Thursday, June 16, 2011

EEOC to explore disparate treatment in hiring

The EEOC has spent a lot of its time lately examining employers’ hiring practices. For example, it has held public meetings looking at whether certain neutral hiring practices—such as the use of credit, employment status, and criminal and arrest records—have a disparate impact based on race. It is also currently litigating a class action in federal court in Cleveland challenging an employer’s use of credit as a hiring criteria.

Next week, the EEOC will turn its attention from unintentional hiring discrimination to intentional hiring discrimination. It has announced that it will hold a public meeting entitled, Disparate Treatment in 21st Century Hiring Decisions. Little else is known about this meeting, including the specific hiring tactics and criteria the EEOC will examine. The use of “21st century,” however, suggests that the EEOC’s agenda may include current cutting-edge hiring practices, such as the use of social media by employers to vet potential candidates (a topic I’ve covered before).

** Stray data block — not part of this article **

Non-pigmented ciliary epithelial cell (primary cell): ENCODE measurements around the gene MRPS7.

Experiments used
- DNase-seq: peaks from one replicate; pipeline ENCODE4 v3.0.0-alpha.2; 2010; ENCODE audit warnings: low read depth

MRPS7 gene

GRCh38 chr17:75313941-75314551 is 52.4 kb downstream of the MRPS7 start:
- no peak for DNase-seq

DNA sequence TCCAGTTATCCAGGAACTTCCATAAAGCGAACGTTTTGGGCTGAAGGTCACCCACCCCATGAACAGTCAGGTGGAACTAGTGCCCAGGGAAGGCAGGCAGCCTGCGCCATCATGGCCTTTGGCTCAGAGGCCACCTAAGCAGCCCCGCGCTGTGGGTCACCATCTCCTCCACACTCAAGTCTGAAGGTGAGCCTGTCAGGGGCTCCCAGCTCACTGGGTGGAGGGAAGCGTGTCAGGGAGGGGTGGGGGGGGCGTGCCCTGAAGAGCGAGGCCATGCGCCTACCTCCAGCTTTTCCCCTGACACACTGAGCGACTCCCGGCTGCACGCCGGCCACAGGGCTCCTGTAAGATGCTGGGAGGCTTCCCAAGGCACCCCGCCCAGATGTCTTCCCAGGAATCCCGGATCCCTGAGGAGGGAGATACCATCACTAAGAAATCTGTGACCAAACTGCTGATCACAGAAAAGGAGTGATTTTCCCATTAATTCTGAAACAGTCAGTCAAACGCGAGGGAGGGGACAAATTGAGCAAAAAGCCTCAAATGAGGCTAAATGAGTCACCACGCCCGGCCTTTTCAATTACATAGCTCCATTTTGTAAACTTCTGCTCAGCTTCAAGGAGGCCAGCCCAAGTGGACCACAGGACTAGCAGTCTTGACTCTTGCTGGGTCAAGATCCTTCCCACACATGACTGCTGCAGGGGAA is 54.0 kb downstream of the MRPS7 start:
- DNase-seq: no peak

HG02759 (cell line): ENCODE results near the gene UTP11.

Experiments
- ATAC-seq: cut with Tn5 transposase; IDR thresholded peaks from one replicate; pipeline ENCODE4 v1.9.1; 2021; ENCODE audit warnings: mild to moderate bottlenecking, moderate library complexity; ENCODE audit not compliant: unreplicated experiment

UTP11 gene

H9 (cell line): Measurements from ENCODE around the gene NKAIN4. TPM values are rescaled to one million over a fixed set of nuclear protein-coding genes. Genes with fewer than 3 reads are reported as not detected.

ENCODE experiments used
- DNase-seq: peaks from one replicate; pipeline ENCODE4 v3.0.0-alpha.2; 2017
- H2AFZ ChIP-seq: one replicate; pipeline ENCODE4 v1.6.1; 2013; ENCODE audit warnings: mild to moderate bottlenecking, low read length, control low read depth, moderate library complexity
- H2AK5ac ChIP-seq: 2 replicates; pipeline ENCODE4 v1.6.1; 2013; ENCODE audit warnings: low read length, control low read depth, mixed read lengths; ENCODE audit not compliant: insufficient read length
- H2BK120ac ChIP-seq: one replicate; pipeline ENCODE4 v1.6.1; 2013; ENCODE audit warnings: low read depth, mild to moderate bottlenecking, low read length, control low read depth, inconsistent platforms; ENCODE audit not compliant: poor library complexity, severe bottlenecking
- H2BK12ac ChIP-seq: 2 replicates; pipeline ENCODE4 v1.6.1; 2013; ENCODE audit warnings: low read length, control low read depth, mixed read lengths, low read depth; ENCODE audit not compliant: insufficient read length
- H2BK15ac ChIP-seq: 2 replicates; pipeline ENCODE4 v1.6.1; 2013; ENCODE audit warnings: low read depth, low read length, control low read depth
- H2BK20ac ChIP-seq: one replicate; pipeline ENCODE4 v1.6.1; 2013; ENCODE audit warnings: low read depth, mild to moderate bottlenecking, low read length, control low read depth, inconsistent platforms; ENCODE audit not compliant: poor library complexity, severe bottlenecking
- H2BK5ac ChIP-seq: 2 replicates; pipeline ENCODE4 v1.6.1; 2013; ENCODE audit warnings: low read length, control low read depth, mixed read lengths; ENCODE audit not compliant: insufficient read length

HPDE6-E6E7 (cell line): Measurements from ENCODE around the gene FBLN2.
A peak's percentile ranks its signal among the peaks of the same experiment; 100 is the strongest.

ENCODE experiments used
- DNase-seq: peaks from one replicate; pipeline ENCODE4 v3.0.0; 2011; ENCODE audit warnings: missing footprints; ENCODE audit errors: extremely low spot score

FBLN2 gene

I will have much more to say about this important topic after the EEOC publishes its agenda and speakers' commentary.

Presented by Kohrman Jackson & Krantz, with offices in Cleveland and Columbus. For more information, contact Jon Hyman, a partner in our Labor & Employment group, at (216) 736-7226 or

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